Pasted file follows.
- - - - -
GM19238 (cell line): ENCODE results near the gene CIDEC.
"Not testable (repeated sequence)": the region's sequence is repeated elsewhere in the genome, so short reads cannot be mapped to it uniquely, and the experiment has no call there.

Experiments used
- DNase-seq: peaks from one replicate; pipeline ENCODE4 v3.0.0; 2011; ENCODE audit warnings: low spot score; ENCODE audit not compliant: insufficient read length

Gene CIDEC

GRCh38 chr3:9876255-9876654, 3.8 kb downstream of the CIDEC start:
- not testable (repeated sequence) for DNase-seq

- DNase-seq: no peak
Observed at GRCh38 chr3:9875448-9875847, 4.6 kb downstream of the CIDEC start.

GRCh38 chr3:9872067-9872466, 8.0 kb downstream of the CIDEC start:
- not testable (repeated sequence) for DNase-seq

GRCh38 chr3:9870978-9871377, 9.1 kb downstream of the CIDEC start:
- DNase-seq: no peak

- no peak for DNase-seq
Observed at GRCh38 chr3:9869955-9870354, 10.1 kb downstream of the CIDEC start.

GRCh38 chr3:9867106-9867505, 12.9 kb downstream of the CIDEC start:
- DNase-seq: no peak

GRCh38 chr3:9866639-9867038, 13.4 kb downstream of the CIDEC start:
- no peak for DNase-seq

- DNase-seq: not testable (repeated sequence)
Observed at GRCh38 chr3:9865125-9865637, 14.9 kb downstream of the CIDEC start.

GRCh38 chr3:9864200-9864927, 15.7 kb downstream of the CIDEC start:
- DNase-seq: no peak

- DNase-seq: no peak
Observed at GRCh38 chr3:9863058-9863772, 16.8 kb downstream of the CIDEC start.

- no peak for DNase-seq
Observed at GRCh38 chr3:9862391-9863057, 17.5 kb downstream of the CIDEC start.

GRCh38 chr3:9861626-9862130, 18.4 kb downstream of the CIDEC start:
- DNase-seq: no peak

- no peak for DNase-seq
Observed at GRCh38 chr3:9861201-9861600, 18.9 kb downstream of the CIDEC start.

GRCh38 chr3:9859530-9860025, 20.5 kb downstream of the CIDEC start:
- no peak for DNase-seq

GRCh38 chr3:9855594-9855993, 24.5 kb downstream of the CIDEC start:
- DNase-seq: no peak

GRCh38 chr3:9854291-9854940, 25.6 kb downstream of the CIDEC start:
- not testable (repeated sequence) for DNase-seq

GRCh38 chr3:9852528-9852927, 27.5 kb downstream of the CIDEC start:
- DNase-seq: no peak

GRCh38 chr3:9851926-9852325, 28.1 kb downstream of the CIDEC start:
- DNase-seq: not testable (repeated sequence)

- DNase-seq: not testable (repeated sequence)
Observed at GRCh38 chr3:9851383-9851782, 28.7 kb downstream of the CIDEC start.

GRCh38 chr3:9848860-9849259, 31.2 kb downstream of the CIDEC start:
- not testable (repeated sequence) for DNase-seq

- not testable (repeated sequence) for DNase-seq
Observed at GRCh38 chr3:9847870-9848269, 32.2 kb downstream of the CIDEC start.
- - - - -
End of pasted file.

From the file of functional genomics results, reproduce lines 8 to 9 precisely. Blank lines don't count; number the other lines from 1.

- DNase-seq: no peak
Observed at GRCh38 chr3:9875448-9875847, 4.6 kb downstream of the CIDEC start.